Debug Fundamentals Exercise 1: Reverse engineer a function

Debug Fundamentals Exercise 1: Reverse engineer a function

Hello ntdebuggers!  We’ve seen a lot of interest in our Puzzlers, and we’ve also seen requests and interest in topics covering debugging fundamentals.  So we’ve decided to combine the two topics and post a series of “Fundamentals Exercises”.  These exercises will be designed more as learning experiences rather than simply puzzlers.  We hope you find them interesting and educational!

Feel free to post your responses here, but we won’t put them on the site until after we post the “official” responses, so as to avoid spoilers.

Examine the following code, registers, and stack values to determine the following:

1.       When the function “DoTheWork” returns, what is the return value from that function?

2.       Bonus: what is the mathematical operation that “DoTheWork” performs?

Hints:

1.       The bracket notation [] in the assembly means to treat the value in brackets as a memory address, and access the value at that address.

2.       32-bit integer return values are stored in eax

// Code

0:000> uf eip

demo2!DoTheWork:

0040101c 55              push    ebp

0040101d 8bec            mov     ebp,esp

0040101f 8b4d08          mov     ecx,dword ptr [ebp+8]

00401022 8bc1            mov     eax,ecx

00401024 49              dec     ecx

00401025 0fafc1          imul    eax,ecx

00401028 83f902          cmp     ecx,2

0040102b 7ff7            jg      demo2!DoTheWork+0x8 (00401024)

0040102d 5d              pop     ebp

0040102e c3              ret

// Current register state

0:000> r

eax=00000007 ebx=7ffd9000 ecx=ffffffff edx=00000007 esi=00001771 edi=00000000

eip=0040101c esp=0012fe9c ebp=0012feac iopl=0         nv up ei pl nz na po nc

cs=001b  ss=0023  ds=0023  es=0023  fs=003b  gs=0000             efl=00000202

demo2!DoTheWork:

0040101c 55              push    ebp

// Current stack values for this thread

0:000> dps esp

0012fe9c  00406717 demo2!main+0x27

0012fea0  00000007

0012fea4  82059a87

0012fea8  00000007

0012feac  0012ff88

0012feb0  004012b2 demo2!mainCRTStartup+0x170

0012feb4  00000002

0012feb8  00980e48

0012febc  00980e80

0012fec0  00000094

0012fec4  00000006

0012fec8  00000000

0012fecc  00001771

0012fed0  00000002

0012fed4  76726553

0012fed8  20656369

0012fedc  6b636150

0012fee0  00003120

0012fee4  00000000

0012fee8  00000000

0012feec  00000000

0012fef0  00000000

0012fef4  00000000

0012fef8  00000000

0012fefc  00000000

0012ff00  00000000

0012ff04  00000000

0012ff08  00000000

0012ff0c  00000000

0012ff10  00000000

0012ff14  00000000

0012ff18  00000000

[Update: our answer. Posted 11/19/2008]

Wow - what a great response from our readers on this exercise!  It is great to see the various approaches to reverse engineering this code.  As for the answer, the numerical result (stored in eax) is 5040, and the corresponding mathematical operation is a factorial.  So 7! is the result calculated, given that 7 was passed to the function.  Congratulations to all of you that got it right!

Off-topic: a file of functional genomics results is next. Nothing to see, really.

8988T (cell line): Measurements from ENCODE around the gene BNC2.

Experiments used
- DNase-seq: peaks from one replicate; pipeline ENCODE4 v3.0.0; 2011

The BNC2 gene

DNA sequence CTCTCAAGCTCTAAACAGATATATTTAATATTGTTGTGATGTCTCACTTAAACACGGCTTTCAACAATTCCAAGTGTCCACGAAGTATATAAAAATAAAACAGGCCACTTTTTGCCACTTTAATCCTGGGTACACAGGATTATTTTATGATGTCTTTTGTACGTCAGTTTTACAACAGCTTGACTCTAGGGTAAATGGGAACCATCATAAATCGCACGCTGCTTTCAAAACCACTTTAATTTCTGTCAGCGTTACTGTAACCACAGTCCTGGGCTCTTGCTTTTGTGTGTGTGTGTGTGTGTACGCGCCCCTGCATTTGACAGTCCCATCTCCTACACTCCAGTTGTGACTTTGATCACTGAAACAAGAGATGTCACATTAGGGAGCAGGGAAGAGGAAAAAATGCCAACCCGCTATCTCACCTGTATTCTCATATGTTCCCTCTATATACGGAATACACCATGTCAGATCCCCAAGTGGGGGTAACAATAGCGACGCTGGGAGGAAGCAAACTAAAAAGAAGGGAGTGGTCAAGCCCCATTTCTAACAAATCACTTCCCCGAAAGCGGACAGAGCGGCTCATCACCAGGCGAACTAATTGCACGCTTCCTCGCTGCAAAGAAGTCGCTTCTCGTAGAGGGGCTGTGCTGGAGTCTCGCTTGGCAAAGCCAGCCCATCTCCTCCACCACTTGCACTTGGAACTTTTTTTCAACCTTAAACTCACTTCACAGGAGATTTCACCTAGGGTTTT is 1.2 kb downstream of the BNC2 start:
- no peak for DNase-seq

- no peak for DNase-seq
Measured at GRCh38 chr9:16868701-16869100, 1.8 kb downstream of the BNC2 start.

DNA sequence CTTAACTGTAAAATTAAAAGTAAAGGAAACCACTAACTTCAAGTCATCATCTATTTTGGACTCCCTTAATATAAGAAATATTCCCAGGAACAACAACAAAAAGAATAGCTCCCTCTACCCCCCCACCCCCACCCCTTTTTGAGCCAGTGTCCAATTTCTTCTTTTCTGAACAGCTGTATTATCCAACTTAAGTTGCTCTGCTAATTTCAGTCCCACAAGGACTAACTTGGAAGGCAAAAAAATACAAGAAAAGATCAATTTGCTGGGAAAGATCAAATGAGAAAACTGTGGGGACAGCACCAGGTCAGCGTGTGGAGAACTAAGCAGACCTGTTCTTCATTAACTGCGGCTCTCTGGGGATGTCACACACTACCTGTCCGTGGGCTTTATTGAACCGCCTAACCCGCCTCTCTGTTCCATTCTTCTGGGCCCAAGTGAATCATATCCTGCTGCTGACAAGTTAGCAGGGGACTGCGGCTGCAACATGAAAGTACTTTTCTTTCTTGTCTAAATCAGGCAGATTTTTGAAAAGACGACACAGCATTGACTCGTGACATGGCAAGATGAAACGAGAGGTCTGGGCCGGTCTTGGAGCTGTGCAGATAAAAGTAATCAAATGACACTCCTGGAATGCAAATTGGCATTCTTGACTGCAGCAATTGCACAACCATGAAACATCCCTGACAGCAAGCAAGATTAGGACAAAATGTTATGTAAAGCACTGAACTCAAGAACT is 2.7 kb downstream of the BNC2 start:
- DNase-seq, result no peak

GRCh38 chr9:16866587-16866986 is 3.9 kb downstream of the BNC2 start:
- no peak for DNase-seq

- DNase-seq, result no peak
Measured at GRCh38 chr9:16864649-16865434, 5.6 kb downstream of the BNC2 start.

Many of you posted some C code to give an idea of what the original source of DoTheWork() might have looked like.  The original source was actually written in assembly!  However, it was written to be called from C, and it uses ebp in the same way that compiled C code might.  This function wasn’t written with optimal performance in mind, but rather for learning about reverse engineering.

• Please add 2 and 3 and type the answer here:
• Post
• I'm betting on the factorial function .

• DoTheWork performs the factorial operation

the stack says we're in DoTheWork(7) so the return value is 7! = 5040

nice puzzlers, keep it up !

• DoTheWork is the factorial function; as such it'll return 7!.

• [ebp] -> Old Ebp == 0012ff88

[ebp+4] -> return address == 004012b2

[ebp+8] -> Param 1 == 2

In this case:

2 * (2 - 1) = 2

int DoTheWork(int n) {

int i = n;

do {

n--;

i = i * n;

} while (n > 2);

return (i);

}

BTW, why not make this a fastcall :)?

• (1) At function exit, EAX = 0x13b0

(2) The function computes the factorial of its argument.

• Looks like factorial, assuming the input is positive (doesn't handle 0!)... result will be 7! = 5040.

<code>

int DoTheWork(int x)

{

int r = x;

do {

r *= --x;

} while (x > 2);

return r;

}

</code>

• 1) Return value should be 5040 (in decimal)

2) Looks like the !n function called with n=7

• Doh! didn't look at esp

1.) 7!

2.) Factorial

• I'm going to refrain from posting my answer since I don't want to spoil the challenge for anyone.  But this was a really fun post (to me, at least), so thanks for it!

• This might be completly wrong but off the bat I would translate it to something like this:

void* DoTheWork(void* e, int p)

{

do

{

p = ((--p) * p;

}

while (p != 2);

return e;

}

How close did i got it? :=)

• I guess this is this:

http://en.wikipedia.org/wiki/Factorial

int DoTheWork(int p1)

{

int eax;

int ecx;

ecx = p1;

eax = p1;

do

{

ecx -= 1;

eax *= ecx;

} while (ecx > 2);

return eax;

}

0012feb4  00000002

Here is the argument you used.

The function returns 2.

• It calculates the number 7 factorial. The return value will be 7! = 5040.

-George

• Great idea with an exercise!

The function calculates the factorial of the argument. The result in the example is 7!.

int fact(int arg1) {

int retval = arg1;

do {

retval *= --arg1;

} while (arg1 > 2);

return retval;

}

• I assume the result is 5040. About the function I am not quiet sure.

• I assume the result is 5040. About the math function I am not sure.

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